Daily Archives: August 30, 2018

Will & Grace Character Review: Grace Adler

*Warning: This post contains spoilers about the characters from the television series Will & Grace. Read at your own risk if you have not watched either the previous series or the new series.

There is something to be said about a well written, human character. They leap off the page and speak to us as if they were right in front us, as flesh and blood human beings, instead of fictional creations.

In this series of weekly blog posts, I will examine character using the characters from Will & Grace to explore how writers can create fully dimensional, human characters that audiences and readers can relate to.

For many, Grace Adler (Debra Messing) is the iconic New York City single woman. She is an interior designer, lives with her gay best friend, Will Truman (Eric McCormack) is single, a little neurotic and also a little crazy. Grace’s story line begins in the pilot when she has broken up with her fiance. Will too, is newly single and they decide to live together.

Grace was born and raised in the suburbs of New York City. The second of three girls, she has the tendency to be dramatic, selfish and tries to get stuff for free if she can. The owner of her own design firm, Grace “employs” socialite Karen Walker (Megan Mullally) as her assistant. Using Karen for her contacts rather than for her administrative skills, Grace is often the butt of Karen’s jokes. But over the years, they have become friends and rely on each other outside of the office.

But while Grace takes all of these jokes in stride, she just has a big heart and treats her friends like family.

To sum it up:  When creating a character, the important word to remember is balance. No character or human being for that matter, is entirely good or entirely bad. We all have a mix of good qualities and bad qualities. As writers, our job is to ensure that the character you are creating has an equal mixture of good and bad. For example, Grace lets Will take care of her when necessary, but also mooches off of him from time to time. Without that balance, Grace would be a flat character, devoid of human complexities that can and will drive audiences away.

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Filed under Character Review, New York City, Television

Sticks And Stones Do Indeed Break Bones, But Words Hurt More

As children, many of us learned the following statement:

Sticks and stones may break my bones but names will never hurt me.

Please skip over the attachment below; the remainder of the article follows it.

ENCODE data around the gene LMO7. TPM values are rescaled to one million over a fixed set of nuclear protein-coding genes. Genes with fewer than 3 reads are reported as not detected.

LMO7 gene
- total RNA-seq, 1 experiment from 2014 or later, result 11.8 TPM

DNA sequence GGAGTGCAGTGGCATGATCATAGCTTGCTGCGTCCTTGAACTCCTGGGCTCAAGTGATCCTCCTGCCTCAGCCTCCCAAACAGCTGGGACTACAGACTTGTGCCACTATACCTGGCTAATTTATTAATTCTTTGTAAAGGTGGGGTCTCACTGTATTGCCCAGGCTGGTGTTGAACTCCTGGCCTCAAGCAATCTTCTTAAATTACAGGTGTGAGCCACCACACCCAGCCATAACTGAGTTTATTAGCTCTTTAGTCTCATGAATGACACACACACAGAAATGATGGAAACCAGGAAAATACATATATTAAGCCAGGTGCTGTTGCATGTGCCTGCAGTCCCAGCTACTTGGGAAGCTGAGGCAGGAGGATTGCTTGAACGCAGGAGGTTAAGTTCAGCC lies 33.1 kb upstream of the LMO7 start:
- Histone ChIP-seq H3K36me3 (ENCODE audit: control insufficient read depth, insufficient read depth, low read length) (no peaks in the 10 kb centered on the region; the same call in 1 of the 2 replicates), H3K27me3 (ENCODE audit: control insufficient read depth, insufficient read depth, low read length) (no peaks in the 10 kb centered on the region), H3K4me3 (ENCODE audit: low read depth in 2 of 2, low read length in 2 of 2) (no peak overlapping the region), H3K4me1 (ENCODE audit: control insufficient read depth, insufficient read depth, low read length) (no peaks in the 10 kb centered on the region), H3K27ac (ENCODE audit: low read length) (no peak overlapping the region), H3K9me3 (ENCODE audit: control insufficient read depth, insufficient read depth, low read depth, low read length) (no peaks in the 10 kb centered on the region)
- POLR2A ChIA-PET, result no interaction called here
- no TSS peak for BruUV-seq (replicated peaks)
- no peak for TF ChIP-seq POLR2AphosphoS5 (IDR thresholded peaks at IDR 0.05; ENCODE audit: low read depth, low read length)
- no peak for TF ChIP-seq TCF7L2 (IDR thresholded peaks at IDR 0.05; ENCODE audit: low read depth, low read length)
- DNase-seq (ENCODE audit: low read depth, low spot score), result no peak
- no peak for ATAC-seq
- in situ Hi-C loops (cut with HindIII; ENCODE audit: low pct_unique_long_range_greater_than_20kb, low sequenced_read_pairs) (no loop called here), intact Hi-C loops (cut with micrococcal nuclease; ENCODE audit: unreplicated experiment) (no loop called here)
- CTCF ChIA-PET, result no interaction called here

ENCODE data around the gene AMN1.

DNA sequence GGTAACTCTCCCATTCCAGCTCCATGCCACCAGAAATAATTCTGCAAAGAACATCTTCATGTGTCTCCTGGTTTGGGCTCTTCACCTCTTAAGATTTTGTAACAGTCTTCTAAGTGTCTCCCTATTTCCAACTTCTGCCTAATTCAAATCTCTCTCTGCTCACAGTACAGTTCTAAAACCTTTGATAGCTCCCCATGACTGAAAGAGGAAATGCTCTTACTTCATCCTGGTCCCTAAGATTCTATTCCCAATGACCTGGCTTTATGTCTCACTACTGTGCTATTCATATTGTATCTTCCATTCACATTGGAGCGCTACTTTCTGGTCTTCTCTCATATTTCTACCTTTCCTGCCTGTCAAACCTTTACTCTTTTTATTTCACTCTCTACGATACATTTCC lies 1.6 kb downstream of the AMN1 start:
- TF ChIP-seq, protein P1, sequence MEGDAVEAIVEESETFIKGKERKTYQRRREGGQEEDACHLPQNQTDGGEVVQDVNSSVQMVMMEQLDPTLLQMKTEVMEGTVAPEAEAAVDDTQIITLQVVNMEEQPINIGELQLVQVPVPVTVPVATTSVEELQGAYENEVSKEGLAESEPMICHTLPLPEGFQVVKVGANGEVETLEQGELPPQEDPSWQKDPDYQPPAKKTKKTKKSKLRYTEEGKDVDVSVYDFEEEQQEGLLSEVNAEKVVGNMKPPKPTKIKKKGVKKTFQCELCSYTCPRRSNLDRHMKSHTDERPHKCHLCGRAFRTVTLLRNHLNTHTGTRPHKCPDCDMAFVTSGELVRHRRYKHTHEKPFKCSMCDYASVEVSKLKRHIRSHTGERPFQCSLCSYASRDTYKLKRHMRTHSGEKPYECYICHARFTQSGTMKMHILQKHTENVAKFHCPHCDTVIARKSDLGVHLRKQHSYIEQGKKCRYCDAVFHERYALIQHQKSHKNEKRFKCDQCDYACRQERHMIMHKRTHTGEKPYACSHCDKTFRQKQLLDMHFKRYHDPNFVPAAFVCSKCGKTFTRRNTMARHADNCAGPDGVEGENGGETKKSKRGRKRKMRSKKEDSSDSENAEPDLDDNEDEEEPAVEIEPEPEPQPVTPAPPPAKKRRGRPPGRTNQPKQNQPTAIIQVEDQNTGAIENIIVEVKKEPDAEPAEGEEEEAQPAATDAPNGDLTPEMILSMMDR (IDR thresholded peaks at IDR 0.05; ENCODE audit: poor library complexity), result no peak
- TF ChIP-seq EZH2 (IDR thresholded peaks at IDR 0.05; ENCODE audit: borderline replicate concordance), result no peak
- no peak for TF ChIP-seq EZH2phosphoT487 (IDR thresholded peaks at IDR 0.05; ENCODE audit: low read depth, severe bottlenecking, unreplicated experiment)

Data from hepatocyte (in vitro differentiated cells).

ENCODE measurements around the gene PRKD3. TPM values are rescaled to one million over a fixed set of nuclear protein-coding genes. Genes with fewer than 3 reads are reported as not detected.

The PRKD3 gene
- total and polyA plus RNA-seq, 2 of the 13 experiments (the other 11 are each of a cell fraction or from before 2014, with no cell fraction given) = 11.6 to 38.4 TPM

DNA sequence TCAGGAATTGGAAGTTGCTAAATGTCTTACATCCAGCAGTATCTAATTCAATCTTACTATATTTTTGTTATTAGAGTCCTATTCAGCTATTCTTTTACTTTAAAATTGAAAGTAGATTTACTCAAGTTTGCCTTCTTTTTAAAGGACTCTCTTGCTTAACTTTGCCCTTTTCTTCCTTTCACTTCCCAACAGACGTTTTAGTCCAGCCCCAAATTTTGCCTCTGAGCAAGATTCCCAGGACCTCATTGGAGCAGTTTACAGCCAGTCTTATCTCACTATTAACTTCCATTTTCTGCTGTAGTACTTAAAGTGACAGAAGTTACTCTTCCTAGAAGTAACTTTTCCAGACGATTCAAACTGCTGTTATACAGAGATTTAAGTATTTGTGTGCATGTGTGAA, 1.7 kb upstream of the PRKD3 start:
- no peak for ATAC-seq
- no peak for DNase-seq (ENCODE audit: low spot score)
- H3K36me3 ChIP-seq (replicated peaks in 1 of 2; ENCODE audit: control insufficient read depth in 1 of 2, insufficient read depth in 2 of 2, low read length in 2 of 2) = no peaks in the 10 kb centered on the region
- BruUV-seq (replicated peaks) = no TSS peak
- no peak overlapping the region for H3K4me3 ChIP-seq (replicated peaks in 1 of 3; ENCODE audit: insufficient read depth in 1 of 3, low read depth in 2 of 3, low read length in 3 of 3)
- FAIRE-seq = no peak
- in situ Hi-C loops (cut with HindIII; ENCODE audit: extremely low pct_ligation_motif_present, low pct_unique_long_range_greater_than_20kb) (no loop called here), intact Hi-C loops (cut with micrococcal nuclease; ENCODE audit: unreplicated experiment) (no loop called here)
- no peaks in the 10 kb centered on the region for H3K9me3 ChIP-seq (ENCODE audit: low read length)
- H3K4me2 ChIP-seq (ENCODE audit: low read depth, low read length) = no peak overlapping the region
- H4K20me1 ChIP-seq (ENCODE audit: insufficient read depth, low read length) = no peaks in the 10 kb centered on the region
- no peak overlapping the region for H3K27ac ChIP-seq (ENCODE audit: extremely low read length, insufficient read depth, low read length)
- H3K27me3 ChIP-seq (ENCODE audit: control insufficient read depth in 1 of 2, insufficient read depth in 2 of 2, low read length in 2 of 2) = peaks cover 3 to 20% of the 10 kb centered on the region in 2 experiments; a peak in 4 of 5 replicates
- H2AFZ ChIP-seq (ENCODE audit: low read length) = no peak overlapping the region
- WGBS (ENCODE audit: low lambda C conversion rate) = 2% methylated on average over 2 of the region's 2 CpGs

While the ideal of this statement is admirable, the reality is that words have the power to hurt even more than a physical blow.

Over the last few days, you know who has been disparaging the press at a rate that is becoming frightening.

Inspiring by the barrage of tweets and speeches claiming that the press is the “enemy of the people”,  Robert Chain called The Boston Globe newsroom fourteen times, threatening violence and murder. Thankfully, Mr. Chain was arrested before he could do actual physical harm to the newspaper’s employees.

All Presidents have a love/hate relationship with the press. However, most Presidents (with the exception of you know who) understand how vitally important it is for a living, thriving democracy to have news media that is not under the thumb of the government. If you know who had his way, only news media that complements him and his world view would be allowed to exist.

What is becoming increasingly scary to me is that there are far too many people in this country who don’t see what is happening. If we, as a nation, don’t step and stand up for our country and our Democracy, I fear that the America that our Founding Fathers dreamed, worked and died for will become a thing of the past.

 

 

 

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Filed under National News, Politics

Throwback Thursday-So Weird (1999-2001)

For some writers, using metaphors is a useful tool to advance the narrative and the character development in ways that the audience does not expect.

Between 1999 and 2001, So Weird was part of the lineup on the Disney channel. Fiona “Fi” Phillips (Cara DeLizia) is a preteen girl who has lost her father. Her widowed mother, Molly Phillips (Mackenzie Phillips) earns her living as a successful musician. Fi is obsessed with anything that is considered to be supernatural. While living on her mother’s tour bus, Fi has some really odd experiences and uses her laptop to discover the truth.

Granted this is a show aimed at young girls, but it’s not that bad. It’s charming enough to get by and the supernatural elements add to a twist to make it stand out from other programs of this ilk.

Do I recommend it? Maybe.

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Filed under Music, Television, Throwback Thursday, TV Review

Throwback Thursday-The Audrey Hepburn Story (2000)

There are few old Hollywood performers as memorable as Audrey Hepburn. Remembered for her iconic roles in Breakfast At Tiffany’s (1961), Roman Holiday (1953) and her humanitarian work, Ms. Hepburn will always forever be remembered for heart and her trend setting fashion.

In 2000, Jennifer Love Hewitt starred in the TV movie/biopic, The Audrey Hepburn Story. As a girl, a young Audrey Hepburn (Emmy Rossum) wanted to be a ballet dancer. But her parent’s divorce and World War II changed all that. The movie then follows her career as she becomes a movie star and has to juggle work, fame and relationships.

As biopics go, this TV movie is not bad. But it’s not good either. While Jennifer Love Hewitt is not the best actress, she certainly gives it her all. I just wonder what could have been done differently to make this program more palatable.

Do I recommend it? Sort of.

 

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Filed under History, Movies, Television, Throwback Thursday, TV Review